Abilene Reporter News Newspaper Archives

- Page 1

Issue Date:
Pages Available: 18
Previous Edition:

About Abilene Reporter News

  • Publication Name: Abilene Reporter News
  • Location: Abilene, Texas
  • Pages Available: 844,884
  • Years Available: 1917 - 1977
Learn More About This Publication

About NewspaperArchive.com

  • 2.17+ Billion Articles and Growing Everyday!
  • More Than 400 Years of Papers. From 1607 to Today!
  • Articles Covering 50 U.S.States + 22 Other Countries
  • Powerful, Time Saving Search Features!
Find Your Ancestors Now

View Sample Pages : Abilene Reporter News, July 23, 1938

Get Access to These Newspapers Plus 2.17+ Billion Other Articles

OCR Text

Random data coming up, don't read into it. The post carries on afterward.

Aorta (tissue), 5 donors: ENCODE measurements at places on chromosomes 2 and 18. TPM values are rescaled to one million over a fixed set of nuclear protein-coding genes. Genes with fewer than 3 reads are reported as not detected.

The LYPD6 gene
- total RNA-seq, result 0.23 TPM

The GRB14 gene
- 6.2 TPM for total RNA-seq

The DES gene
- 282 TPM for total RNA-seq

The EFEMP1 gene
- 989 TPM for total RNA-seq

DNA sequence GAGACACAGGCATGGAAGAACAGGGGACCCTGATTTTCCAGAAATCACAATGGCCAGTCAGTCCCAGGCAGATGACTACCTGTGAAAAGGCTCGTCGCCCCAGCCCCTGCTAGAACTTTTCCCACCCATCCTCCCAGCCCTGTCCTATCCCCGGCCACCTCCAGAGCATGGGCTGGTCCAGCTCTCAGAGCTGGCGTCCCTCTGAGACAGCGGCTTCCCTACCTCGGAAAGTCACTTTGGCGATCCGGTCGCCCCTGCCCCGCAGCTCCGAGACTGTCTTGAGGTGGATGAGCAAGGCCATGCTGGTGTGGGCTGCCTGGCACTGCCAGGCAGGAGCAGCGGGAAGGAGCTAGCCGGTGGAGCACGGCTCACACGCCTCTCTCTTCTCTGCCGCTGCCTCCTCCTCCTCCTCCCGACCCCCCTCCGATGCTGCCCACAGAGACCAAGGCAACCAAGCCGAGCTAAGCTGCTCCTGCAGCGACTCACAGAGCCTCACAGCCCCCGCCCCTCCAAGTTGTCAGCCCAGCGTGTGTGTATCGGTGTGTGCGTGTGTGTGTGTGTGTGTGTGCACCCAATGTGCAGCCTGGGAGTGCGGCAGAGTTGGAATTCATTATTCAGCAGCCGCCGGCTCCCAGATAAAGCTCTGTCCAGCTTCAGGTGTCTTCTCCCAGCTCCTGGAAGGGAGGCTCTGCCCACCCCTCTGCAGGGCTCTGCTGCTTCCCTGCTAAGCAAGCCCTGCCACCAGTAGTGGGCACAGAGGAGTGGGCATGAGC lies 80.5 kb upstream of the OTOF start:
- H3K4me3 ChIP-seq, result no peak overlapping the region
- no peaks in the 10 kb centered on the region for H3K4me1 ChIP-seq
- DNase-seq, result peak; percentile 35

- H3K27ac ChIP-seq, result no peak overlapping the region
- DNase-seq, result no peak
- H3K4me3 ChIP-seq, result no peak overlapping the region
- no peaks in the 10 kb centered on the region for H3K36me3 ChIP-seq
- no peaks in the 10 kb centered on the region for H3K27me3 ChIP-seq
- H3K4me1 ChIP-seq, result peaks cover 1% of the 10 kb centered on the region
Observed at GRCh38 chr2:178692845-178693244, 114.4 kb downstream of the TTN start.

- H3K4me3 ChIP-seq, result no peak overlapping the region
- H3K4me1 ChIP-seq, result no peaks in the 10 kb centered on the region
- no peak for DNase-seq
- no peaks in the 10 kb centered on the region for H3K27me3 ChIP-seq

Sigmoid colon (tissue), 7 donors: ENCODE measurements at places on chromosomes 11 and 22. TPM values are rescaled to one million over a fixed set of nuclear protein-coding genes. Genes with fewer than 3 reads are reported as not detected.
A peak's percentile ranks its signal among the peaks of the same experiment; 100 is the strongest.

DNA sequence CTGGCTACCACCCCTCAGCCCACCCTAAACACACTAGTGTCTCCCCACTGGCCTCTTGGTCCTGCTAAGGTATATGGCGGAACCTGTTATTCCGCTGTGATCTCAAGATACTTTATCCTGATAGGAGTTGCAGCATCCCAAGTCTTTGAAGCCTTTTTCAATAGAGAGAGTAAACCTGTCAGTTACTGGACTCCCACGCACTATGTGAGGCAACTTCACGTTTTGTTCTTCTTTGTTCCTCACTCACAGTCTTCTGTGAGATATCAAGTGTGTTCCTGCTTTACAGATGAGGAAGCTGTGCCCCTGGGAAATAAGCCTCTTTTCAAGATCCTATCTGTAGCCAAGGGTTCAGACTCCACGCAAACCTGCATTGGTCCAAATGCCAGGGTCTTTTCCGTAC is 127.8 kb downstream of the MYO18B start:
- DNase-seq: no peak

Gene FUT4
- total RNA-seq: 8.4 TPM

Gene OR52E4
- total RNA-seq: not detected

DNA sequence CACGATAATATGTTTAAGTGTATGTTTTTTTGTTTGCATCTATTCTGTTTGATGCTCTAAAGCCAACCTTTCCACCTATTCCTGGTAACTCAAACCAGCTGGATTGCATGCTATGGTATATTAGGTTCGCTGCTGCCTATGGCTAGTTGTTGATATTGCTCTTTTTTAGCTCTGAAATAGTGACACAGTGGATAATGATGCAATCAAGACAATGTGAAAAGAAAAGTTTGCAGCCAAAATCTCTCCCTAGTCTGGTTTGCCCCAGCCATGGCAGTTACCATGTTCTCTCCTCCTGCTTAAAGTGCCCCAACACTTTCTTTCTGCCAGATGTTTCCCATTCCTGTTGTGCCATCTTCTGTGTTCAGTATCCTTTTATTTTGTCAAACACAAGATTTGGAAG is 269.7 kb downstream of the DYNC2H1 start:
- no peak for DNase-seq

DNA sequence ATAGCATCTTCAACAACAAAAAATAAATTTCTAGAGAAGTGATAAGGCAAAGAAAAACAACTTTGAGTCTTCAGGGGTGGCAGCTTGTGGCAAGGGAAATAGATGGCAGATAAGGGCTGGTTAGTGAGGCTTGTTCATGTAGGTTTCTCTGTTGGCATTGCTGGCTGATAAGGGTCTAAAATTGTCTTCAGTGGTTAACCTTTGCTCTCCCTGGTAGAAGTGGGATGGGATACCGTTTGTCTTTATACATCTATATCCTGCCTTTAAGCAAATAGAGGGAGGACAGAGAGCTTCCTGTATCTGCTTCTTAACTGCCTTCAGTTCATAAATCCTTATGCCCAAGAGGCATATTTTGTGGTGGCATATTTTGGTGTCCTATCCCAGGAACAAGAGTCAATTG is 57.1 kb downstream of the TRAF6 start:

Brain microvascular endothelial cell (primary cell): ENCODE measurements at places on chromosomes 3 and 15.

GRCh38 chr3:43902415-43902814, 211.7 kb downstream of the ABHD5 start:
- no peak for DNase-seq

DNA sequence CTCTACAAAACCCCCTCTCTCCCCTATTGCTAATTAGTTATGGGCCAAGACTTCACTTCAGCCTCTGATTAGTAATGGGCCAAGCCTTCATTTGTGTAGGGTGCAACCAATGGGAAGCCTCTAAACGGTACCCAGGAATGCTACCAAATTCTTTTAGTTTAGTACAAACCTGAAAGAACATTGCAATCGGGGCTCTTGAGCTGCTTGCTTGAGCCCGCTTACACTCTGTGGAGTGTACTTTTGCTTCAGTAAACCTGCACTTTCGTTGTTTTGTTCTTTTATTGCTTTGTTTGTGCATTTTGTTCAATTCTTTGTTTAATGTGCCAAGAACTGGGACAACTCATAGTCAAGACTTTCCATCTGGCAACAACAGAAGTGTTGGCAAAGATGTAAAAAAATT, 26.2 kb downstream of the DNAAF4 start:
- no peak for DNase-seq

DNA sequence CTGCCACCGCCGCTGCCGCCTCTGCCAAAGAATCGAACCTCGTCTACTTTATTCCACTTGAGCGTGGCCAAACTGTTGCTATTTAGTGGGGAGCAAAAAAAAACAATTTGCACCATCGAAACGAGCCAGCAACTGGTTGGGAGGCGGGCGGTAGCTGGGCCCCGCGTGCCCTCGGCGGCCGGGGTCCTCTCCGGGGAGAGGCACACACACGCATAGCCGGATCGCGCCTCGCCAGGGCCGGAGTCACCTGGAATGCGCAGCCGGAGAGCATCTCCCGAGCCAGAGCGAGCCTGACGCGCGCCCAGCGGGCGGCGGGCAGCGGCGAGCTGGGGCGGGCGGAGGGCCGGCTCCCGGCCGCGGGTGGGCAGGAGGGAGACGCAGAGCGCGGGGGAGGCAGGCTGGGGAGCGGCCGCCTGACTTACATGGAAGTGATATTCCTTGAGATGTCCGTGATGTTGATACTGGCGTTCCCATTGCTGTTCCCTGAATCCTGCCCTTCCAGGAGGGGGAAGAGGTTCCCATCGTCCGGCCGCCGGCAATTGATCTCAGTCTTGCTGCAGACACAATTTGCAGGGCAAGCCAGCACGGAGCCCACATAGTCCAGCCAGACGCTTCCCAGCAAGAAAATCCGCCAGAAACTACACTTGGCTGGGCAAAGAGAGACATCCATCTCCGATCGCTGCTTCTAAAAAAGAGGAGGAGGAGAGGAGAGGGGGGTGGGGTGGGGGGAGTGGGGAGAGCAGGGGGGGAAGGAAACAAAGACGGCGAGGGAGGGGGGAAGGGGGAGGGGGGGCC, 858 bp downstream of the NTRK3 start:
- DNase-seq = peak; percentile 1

Abilene Reporter News (Newspaper) - July 23, 1938, Abilene, Texas WIST TEXAS' MnttNMR je Abilene Reporter “WITHOUT, OR WITH OFFENSE TO FRIENDS OR FOES WE SKE I CU YOUR WORLD EXACTLY AS IT GOES”—Byron VOL. LVIII. NO. 55. Associate* Prru lAfi ABILENE, TEXAS. SATURDAY MORNING, JULY 23, 1938.—TEN PAGES CnlteS Piru (IP) PRICE 5 CENTS Candidates See Sure Victory In Today’s Voting Only O'Daniei Makes No Prediction In Windup Of Governor's Campaign By the Associated Press Candidates in the governor’s race forecast victory Friday night in what they believed would be a huge outpouring of voters toward the polls in Sat- Small Boys Show How To Have Fun Without Spending RICHMOND, Va . July 22, — L-Ti—Scattering coins like seeds over a vacant field must be a lot of fun—with somebody else’s money. At any rate, it was the climaxing feature of a spending spree by three small boys who found $90 cash and HOO in checks. They started out, police said, riding street cars, but soon abandoned that for taxicab riding and ten-cent store shopping. After Detective Sergeants W. J. Anthony and James Inman, Jr„ finally caught up with the boys the officers spent some two hours recovering the scattered coins. They retrieved all of the checks and $70 of the $90 cash which the Rev. William A. O'Hara said he had absent-mindedly left in a satchel on the sidewalk in driving off in his car. urday’* democratic primary election. TOM HINTER Tom Hunter said “theres only one candidate in the race that I feel certain will be in the runoff. That’s me. Tom Hunter. I’ve been Flooding San Saba River Soars To Record Height, Carrying 2 To Deaths Sheep Country Flooded, Many Leave Houses POLITICAL EFFECT OF HILLBILLY MUSIC WILL BE TESTED AT POLLS TODAY AUSTIN, July 22—Clarence E. Farmer, Fort Worth candidate for governor, conceded here today that his fellow townsman W. Lee O Daniel will ''possibly” be in the run-off campaign for governor but will be beaten if he is. "He’s played hell with me,” Farmer said. By HARRELL E. LEE AUSTIN, July 22—f/P»—Head-wagging Texans will pick their favorites tomorrow in a democratic primary election distinguished by side - splitting platform antics and the introduction of Bucolic melody as a political issue. An estimated more than 1,» 000,000 citizens will say whether W, Lee O’Daniei, who stole the spotlight In the governors race, has tremendous voting support of his huge crowds simply thirsted for mountain music and prefer some one else as their chief executive. With all except two of the dozen would-be governors certain to pass out of the picture, there was a sharp.difference of opinion of which pair would qualify for the run-off primary August 27. Nearly all of the speculation revolved about Attorney General William McGraw. Ernest O Thompson, chairman of the Interstate Oil Compact commission, Tom F. Hunter of Wichita Falls, who never has received less than 220,000 votes in a state-wide race and O Daniel. Despite muddy roads in many sections and forecasts of showers in others, most state officials stuck to predictions the vote would be either the heaviest or second heaviest in history. Texas had not seen anything like Q’Daniei’s meteoric political ascent since James E. Fer guson, a country banker, swept to the governor’s chair in 1914, O’Daniei, unknown two months ago except as sponsor of a hillbilly music program to increase sales of his flour, did not bother to outline his views on several highly controversial issues. The Fort Worth man was content with promising everyone over 65 years old the maximum state pension of $15 a month, waging war without quartet on ‘professional poli ticians’ and giving his crowds mountain music in large doses. The electorate will make choices in ten statewide contests besides that for governor. There is no United States senate race. Candidates receiving clear majorities will be the democratic nominees and therefore will be virtually assured of election. In the races in which no one gets a majority. the two high men will run it off August ?7. Voters To Have Their Day Today Canada Greets British Fliers too busy with reliable reports of my j own gains to give much thought to I which of my opponents will be in I the runoff with me. Since I have the only sound platform, It really I doesn't matter much.'* KARI, CROWLEY I Karl Crowley said “the old and young    wil    support    me x x ;    the teachers will support me x x ; the thoughtful citizens will support me x x . I therefore, accordingly sum up this solid support, representing a sufficient number of votes to put j me at    the    head of    the ticket    and j assure    my    election    in the runoff.” BILL Met RAW William McCraw predicted he j would lead the field, with W. Lee I O'Daniei second. He said he expected    a majority    in Dallas    and Tarrant, and to lead in Harris and | Bexar, the four counties with 25 per cent of the voting strength. W*. LEE ODANIEL I W Lee O’Daniei said “throughout. I the entire campaign I have consis- -tently refused to assume that I will Promptly at 8 o'clock this mom- b* governor. The other candidates lng 31 polling places of Taylor boldly state they will be governor, county    are    to open for business.    it’s in the bag.' They are Before    they    close    at 7 p. rn. ap-    professional politicians and deal in proximately    8.000    citizens of the    theory.    I am a business man and county    wU!    have    registered their    deal in    facts; therefore, I make no choices of 109 candidates for 44 predictions However, many season-elective state, district, county and ec* political observers tell me that precinct offices.    I    we *’iN 8pt from 60 to 70 per cent County Chairman James P. Stin-    ^e vote and tire hundreds of sos announced last night that the str*w votes wired us from all over last box had been delivered along j    st*te tally with their prediction” with voting supplies for the election. Radio Owners In Vicinity Of Polls Asked To Tune Low 8,000 To Vote Within County Ballot Includes 109 Candidates For 44 Offices AUSTIN, July 22—«*»•—An appeal to radio owners near voting places to "tune down” candidate’s speeches so they cannot be heard with IOO feet of the polls tomorrow went out from democratic executive committee headquarters here tonight. Reports that some candidates planned last-minute radio talks soliciting votes brought this comment from Vann Kennedy, committee secretary: "It would be the gracious and fair thing for people having radios within earshot of the voting places either to cut off or tune down candidates’ speeches to comply with the spirit of the law prohibiting electioneering within IOO feet of th* entrance of the places." National Tang For Elections Widest range of selection for the voters will be in the governor s race where 12 candidates have listed their names, but indications are that tiiree or four of then will hold a rather close monopoly on the county votes. From the governor's race, the voters’ attention will probably i imp to the district attorney 'n teat where Otis Miller, J. LL hipmcn and Howard Davison re vicing for the 104th district court position. The asp.rants for the district at-mey position have been outstanding in lending color to a local campaign which otherwise go; off to a slow start, but which gained momentum rapidly in the final days. Credit for a considerable portion of the general apathy regarding the election was given to the fact that 17 of the county and district candidates are without opposition. The lack of contestants for these positions, however, was partially made up for in the fact that six candidates arr bidding for the position of county commissioner for precinct 3 and five for justice of the peace, precinct I. place 2. Indiations last night were that there will be little distribution of campaign literature near the polls today. Consensus among the county candida es seemed to be that the voters have had plenty of time and speeches during the past month and that if they have not made up the;: minds by today, little can be done to help them. From tine candidates’ viewpoint, today Is the voters day, and may they make the best of it. California Fire Burns 4,000 Acres YREKA. Calif., July 22 — <**) — Fire on a 12-mile front it) the Red Cap area of the Klamath national forest in northern California, had burned over 4.000 acres today and still was out of control. More than 900 veteran fire fighters were building a 12-mile backfire on the east boundary of the blaze Congressional Contests Lend Flavor To Race GREENVILLE, July 22.—(/Pl-Ernest O. Thompson Jubilantly finished his campaign for governor in this North Texas blackland city which he believes holds for him a good-luck charm in politics. In two previous campaigns for state office—both of them successful—he closed his public appeals for votes in Greenville, and came I mary despite absence of again tonight proclaiming victory states senate race. at the polls and appealing for “common sense, practical thinking, and sound devotion.” AUSTIN. July 22—iv-Congressional contests in ll of Texas’ 21 districts give a national flavor tomorrow to the first democratic pri- a United FORT WORTH. July 22.—— From the flag-draped bandstand of Sylvania park. Tom Hunter. Wichita Falls candidate for Texas’democratic gubernatorial nomination, thundered out a paen of victory here tonight. Before a crowd of some 3.500 he forecast a vote of one million in tomorrows gubernatorial race with himself receiving over a third of I them for first place in a runoff. He did not name his opponent, DALLAS. July 22—h •p.—Portv thousand campaign miles behind him. William A. McCraw told the homefolk tonight he would be elected their governor and hoped Texas would “declare a holiday on I petty quarreling and sordid politics.” The day s intermittent rains stopped shortly before the outdoor rally I but overcast skies threatened to I wet his 5.000 listeners on the state i fair grounds. The attorney general joked with a hometown crowd which three See POLITICS, Pg. 3. Col 4 Abilene Oil Man Dies On Vacation Word was received here yesterday of the death of P. J. O’Donnell, 850 Victoria. Abilene oil operator and contractor, in Genesee. Pa , Thursday night Mr O’Donriell, accompanied by his wife and two daughters, Peggy and Patsy, was on a vacation trip east visiting relatives in Pennsylvania Funeral will be held Tuesday at Genesee He had been in ill health for more than a year. Texans years ago fell into the habit of keeping their representatives at Washington a long time but at least four Incumbents had opposition which many persons considered formidable. The race attracting the most attention was in Bexar county (San Antonio! between Maury Maverick, ardent new dealer, and Paul J Kil-dav, who had the backing of the potent San Antonio city political organization Friends hailed Maverick as a liberal while foes called him a radical. One charge was that he has been too friendly with the C. I. O Mavericks drive for votes was featured by spirited attacks on the city political organization headed by Mayor C. K. Quin. GOSSETT AGAIN Another new deal supporter with possibly strong opposition was W D. McFarlane of Graham, now completing his third term m the house. Ed L. Gossett of Wichita Falls, who lacked only about 2.500 votes of beating McFarlane two years ago. was running again. Other candidates were Laverne Somerville and K C. Spell of Wichita Falls. McFarlane and Maverick were two of three congressmen who received Roosevelt “pats on the back’’ when the president passed through Texas last week. The other was Marvin Jones of Amarillo, who voiced confidence of an easy victory over his fellow townsman, James O Cade. Representative.- Morgan G. Sanders of Canton and Hatton W Sumners of Dallas, the latter chairman of the house judiciary committee were in for possible trouble Each has opposed President Roosevelt on certain issues. Primary Race Appeals Ended Last Rallies Held By 12 Men Seeking Governor s Office By the Associated Press The candidates had their last say Friday hight. Saturday the voters would have theirs. The twelve men running for governor led the chorus of last-minute appeals, many of them in the larger cities or thickly populated area*. W. Lee O’D.miel was at Mineola. Gilmer and Kilgore, where he made his last speech of his surprising DALLAS. July 22—<£*>—The weather man put a damper tonight on prospects for a record turnout of voters in democratic primary election tomorrow. Cloudy weather and scattered showers were forecast for most of the state. Flood conditions in West Texas were certain to cut the vote considerably in that area drive for votes. Ernest Thompson travelled through Pittsburg and Mount Vernon in Northeast Texas to Greenville where he was met with a band before his closing rally. William McCraw made a radio speech at Corsicana, had three others scheduled, and finished up at a hometown rally in Dallas. Tom Hunter campaigned all day in Fort Worth, had a final mass-meeting, and planned to go on the air afterwards. Carl Crowley travelled to El Paso for his final words. P. D Renfro spoke at Orange and completed his campaign at a meet-; ing in Lufkin. Clarence Farmer went on the air with his last-min -! Ute bid for ballots from San An-j tonio. Thomas Self returned to Crockett, his home town, for his last day of campaigning. In the race for lieutenant gov-eror, G. H. Nelson finished at Greenville. Pierce Brooks made two radio speeches from Dallas, and announced he planned to go on a picnic Saturday to relax. George A Davisson Jr. returned to his home city, Eastland, for a final rally. RETURNS HOME Ralph Yarborough, in the race for attorney general, was another candidate to return home for a final rally He went to Austin, predicting victory. Gerald C. Mann, at I Dallas, also issued a statement predicting success. Robert W. Calverts final speech, at Waxahachie. expressed confidence he would win. At San Antonio, Land Commission William H. McDonald, candidate for re-election, said most of I the candidates who are worrying aloud about the land vacancy situation are Indicting themselves.’ Bascom Giles closed his campaign in this race with a speech at Manor saying “the people know a change in land commissioners is needed." C V. Terrell, incumbent railroad commissioner seeking re-election, wound up his campaign at Cleburne. predicting voters would endorse his services by giving him a victory In the race for state superintendent of public instruction. L. A. Woods delivered an address at Austin He seeks re-election. W E James, closing his campaign, asked support because of ‘ ability and experience in dealing with school problems.” S. R Lemay closed his campaign at Forney. Capt. Donald C. T. Bennett (center) and Albert Coater, wireless operator, are shown as they were welcomed at Montreal, Canada, by J. A. Wilson comptroller of civil aviation, after the British pick-a-back flying boat. Mercury, had made its first trip across the Atlantic. John Lee Smith Ends Campaign Albany Rally Held For Throckmorton State Candidate Bt HARRY HOLT Staff Writer ALBANY. July 22—John Lee Smith of Throckmorton, candidate for lieutenant governor, closed his campaign here tonight at the Shackelford county political rally at the courthouse. NATIONS PROVE TRANSATLANTIC AIR TRAFFIC IS FEASIBLE BUT ACTUAL SCHEDULES NOT READY By DEVON FRANCIS Associated Press Aviation Editor PORT WASHINGTON, N, Y„ July 22 -The ocean-going airplanes of three world powers lazed at anchor on the north shore of Long Island , today, mute testimony to a polite but spirited international squabble over supremacy on the Atlantic air lines. A British seaplane arrived from Foynes, Ireland, yesterday. Britain started the tests last year A German seaplane drifted today, ending the first of several proposed round trips this year in a continuation of survey work between New York and the Azores in 1936 and 1937. Two hours later an American flying boat, cabin crowded with passengers, ploughed the waters of Manhasset bay on a takeoff for Bermuda, a future stopping point for inter-continental transports. What is back of these ocean flights and will the common citizen be able to buy a ticket to Southhampton, Le Havre or Hamburg0 -    .    .    , ,,    _ ... , A statement by Capt. Rudolph John, American representative of the in outlining Alt platform. Smith German Transport company, Lufthansa, supplied an answer to the second part of the question. ’ Lufthansa,” he said, “is ready to fly across the Atlantic whenever the American government says we may.’’ The American government is not likely to grant permission until American planes are ready to fly. American planes cannot fly until the German or French or British governments say they may. And the European powers are not likely to say they may until they themselves are equipped to make a showing on the ocean air lanes But when regular service, which was mechanically if not economically feasible with the equipment available four years ago, will begin remains an open question. said he favored curbing any in creased sta.e expenditures and would start wrh the old age pension se; up. Currently there s only 20 million dollars allotted for pensions, which is far inadequate, he said To raise this allotment and stay within bounds of present expenditure o; 154 million dollars. Smith proposed that 417 employes of the Texas old-age assistance commission be relieved of their work and executive duties turned over to the county judges. This move, he said, would save the state two million dollars yearly and would vest the power of determining eligibles for aid where it belonged. Further curtailment of expenses would be made by reducing the number of employes in the railroad commission and in the highway department. Smith said there could be no reduction in the highway expenditure cf 53 million dollars or of the 44 million spent for education. The Throckmorton attorney was introduced by A M Howsley, Albany and Austin attorney. Smith reminded the large crowd which Jammed the courtroom that he was not a stranger in Albany, having spent most of his life in Throckmorton and Shackelford counties. Commission Approves Boost for Abilene's Next Budget The city commission formally adopted a budget of $648 475 for *he fiscal year beginning May I an increase of $48,168 over the previous fiscal year s budget figures. Estimated rash receipts for this fiscal year are $702,192 81. reflecting orobabllity that the receipts will   -.................................-................................................................................... Annual court of honor at ( amp f Tonkawa, boy scout summer encampment. was held last night in spite of torrential rains in the sector all week. J he Weafhe Greater Prosperity Shadows Rains By HARRY HOIT Greater West Texas prosperity is shadowing soaking rains that taxied across the vast empire this week, leaving many shattered precipitation records for July in the saturated wake. Enthusiasm that withered under the blazing summer sun. revived with first showers and flared when spreading downpours set in. The ebb was low during those past six weeks partly because of sagging prices for sheep, wool, mohair, grasshopper plagues and possible drouth in this agriculture and livestock world. First reaction was in the dormant sheep business. A puny wool market that saw much of the spring clip sell for 17 to 20 cents, went on a rampage. Latest report was the refusal of 26 cents per pound for a clip owned by Sol Kelley of San Angelo. Just before that 360,000 pounds of wool sold for 25 cents per pound. And ranchmen of the great sheep country reaching from here to the Rio Grande are confident the price will go even higher, 30 cents mavbe. over of free wool. Of the 65 million pounds of wool clipped this spring in Texas, only ll million pounds remain unsold, according to conservative estimates. Fanning the buying bee yesterday was the reported sale of mohair at 41 cents per pound for adult hair and 51 cents for kid hair. Since last October when mohair prices soared to 60 and 70 cents, the goat business had been somewhat of a sore spot. Blake Sc Kendall, through their Texas representative, Albert I Field, bought 40.000 pounds of hair j This is in view of the small carry- j at Ingram, Blanco and George town for the newly established high price. Likewise, there’s a small carryover of mohair. Its estimated that only 300,000 pounds of unsold hair remains in Texas warehouses, Tile spring clip was seven million pounds. However, in September another clip will start moving and with the revived prices, there is no reason why goat owners shouldn't view the outlook cheerfully. With wool and mohair resting at secure levels, the price of animals producing those two See OUTLOOK, pf. 3, Cot 6 ARII.E.M and Vtdail):    Partly rind) Saturday v,amvr sunday . KAST TEXAS Parti* cloud *, uratterrd • ho** re* in past and M>ulh [Minion* Saturday unit In rad [Minion Sunday, a a mw r In north [Minion sends*. Moderate wind* on the r.ia*t modi* -nulherly. Vt tsT TEXAS Modi.* clou it*, nratfrred shower* in south portion Saturday and In *«uthras| puHta a sunday. VV armer la west and north [Million* Munday. M V) MEXICO: I n«ettled Saturday and suiidav. probably local thundershower*. warmer Saturday. Range of temperature yesterday: A. M.    HOI    K    P.    M. 1t»    .„„„...... |        m It)    f ............. ll rn    ........ a  ............ ta lo     .....,,,,,    4 .........  ll IO    ............    $    It    : « .....  *    ll I ............  It a ............. ii a ............. it it ............. — it —— Midnight ll It  ...... It ......... ll) .......... IS ......... ll .......... ll  ------- .Noon Miches' and lowest temperature* to 0 p. rn. yesterday 14 and M: same date a ye»r a«n, OS and Itf sunset yes’erd i-,    l:4g[    sunrise    today, A;4S{ Minsrt tods-. I IS. Ranfi’ll    for    *4 hours ending at I i p. bi. 1.08.    •*> exceed the cash requirements in the amount of $53,717.81. The previous year's estimates of receipts was $630,188 78. onlv $29,-281 57 above the figure set up for cash requirements. Ingest lea way in this year's estimates is in the sinking funds, in which it Is anticipated that receipts will exceed requirements by $34,125. This, because the city is going into a bond refunding program looking forward toward a serious handling of principal payments 'passed by since 1934» by 1941 The success of the program will depend on the building up of sinking funds to a point where principal as well as Interest can be met on the tax bonds The budget sets up $298,100 as requirements for operations Requirements for sinking funds are lifted at $230,375, including $194,000 for interest on tax bonds, $24,000 for interest on 1937 water revenue bonds (Fort Phantom Hill) and $12,000 for principal on these bonds plus $375 for exchange. SCHOOLS HIKED The city's part of school maintenance is set at $120,000, with $102 OOO to come from 1938 tax collections, and $18,000 estimated to come in through delinquent tax collections. The city's part set up for schools last year was $105,141.71. The new budget estimates revenue from the tax department, based on pi tor year’s collections and the anticipated hike in property valuations from $16,400,000 to $18.-500,000. at $435,362.31. Of this $87,39281 is estimated to provide for general, current and See BUDGET, Tg. 3, Col. 6 Pioneer Jayton Ranchman Dead J. C. Jones, 75, * Was Town Builder JAYTON. July 22—J C Jones. 75. ranchman, land holder, early settler, and prominently connected with the building of Jayton, died here at 6 p rn. today He succumbed to a heart involvement, with which he was stricken at IO o'clock Thursday night. Born in Mls !.' ippi, Mr Jnnes came to Kent county in 1908, He established his home a mile and a half west of Jayton and lived there j until his death. In addition to his i ranch holdings, he acquired consid-! erable property in Jayton, and also built one of the first gins here. His wife and eleven children survive. The children are Mrs. "William Heathington, O'Donnell; Mrs. Wesley Lewis, Mrs. Ed Gallayher, John Tom and Marvin Jones of Jayton; Mrs Mary Jones, Jayton, widow of E. T. Jones; Jake Jones of Red Mud; Mrs. Mat Dillingham. Abilene; and Mrs. W. J. Hembree. Paducah. In TV A Defense KNOXVILLE. Tenn . July 22—<.$») —TVA Director David E. Lilienthal testified today "unreasoning suspicion, hatred and distrust” motivated Dr, Arthur E. Morgan’s attack on administration of the Ten-‘nessee Valley authority. San Saba, Menard, Brady, Llano Hit By Raging Streams SAN SABA, Tex., July 22 — (AP) — The usually peaceful San Saba river, normally 2 to 3 feet deep, soared past record heights today, drowning at least two persons as it inundated a tremendous area of the West Texas sheep country and drove hundreds of lowland dwellers from their homes. While the stream shot two feet beyond the previous record mark of 42 feet, frantic appeals went out for aid over a single telephone line to the outside The north side residential area was flooded and the river lapped within a few feet of the first business block. Mr. and Mrs. M. E. Hensley were reported drowned near Menard when they tried to wade from a sudden swirl of water which enveloped them. Their son. Charlie, was leading them through when the water suddenly cut them from his grasp. As he watched their bodies go I down the river, he caught on a limb and finally made his way out. The ! bodies were not recovered. Fears were felt for Mr. and Mrs. W L. Hunt and their grandson, but ; the trio was found perched in a I treetop .and brought to safety in a , boat. As Red Cross representatives from San Angelo and Abilene planned to j rush aid, citizens felt somewhat relieved when th* torrent dropped ! three feet. Rf ports thats rise upstream was due here tomorrow morning filtered into the city. However another rise was reported coming from Yoca, where the stage wa* 45 feet. Several homes were washed away and several persons, whose names were unavailable, were missing. R B. Bagley, wool and pecan buyer and Warren Linn capsized a boat while going to anchor the Bagley home. The men swam to a pecan tree and A. B. Puckett and J. W. Hewgley, Bagley a partner, rescued them in a boat. Boats were dispatched to rescue persons marooned in tree tops and cm houses. Fourteen persons were See FLOOD. Pf. 3. Col. 5 Five Day Rain Soaks W-Iexas Cotton Farmers Wary Oer Boll Weevil Worries Central West Texas’ fifth consecutive day of rain last night had sent creeks and rivers on rises and had stirred talk among cotton farmers of the boll weevil and leaf worm infestation. A fall of 1.08 for the 24-hour period ending at 9 o’clock last night brought Abilene's total for the week to 5.06 inches, for the month to 5.55 inches, and for the year, 26 78, all figures far above normal. The rain fell intermittently throughout the day, until 6:45 p. rn. Meanwhile, the temperature ranged but six degrees during the day. from a low of 68 degrees to the maximum of 74. Buffalo Gap was the center of a torrential rain which residents estimated at 2.5 inches, So heavy were downpours on Lake Abilene’s watershed 'hat i‘ larked but 32 inches of running over the concrete spillway last night. The lake had risen seven feet and five inches in two days. The fall at Lake Abilene was measured at only 81 Friday, but was considerably heavier over the hilly region that feeds its creeks Elm creek was overflowing and had damaged several gravel pits near Buffalo Gap. Big Elm was out of its banks all day, it was reported. Elsewhere heavy rains pelted already well-soaked areas, A steady downpour at Baird had measured more than two inches late in the afternoon bringing the week’s total there to 4.25 inches. Clyde reported 13 Inches Friday, bringing the week s total to about three inches. Hard rains along its watershed sent Clear Fork of the Brazos rag-| ing out of its first bank at Lueders and other points, with an additional rise of four or five feet expected through the night. There appeared to be no danger, however. A two-inch rain fell at Lueders, already one of the wettest spots in the area. A torrential downpour at Stamford forced cancellation i* matches • I See RAINS, Pg. 3» CoL i ;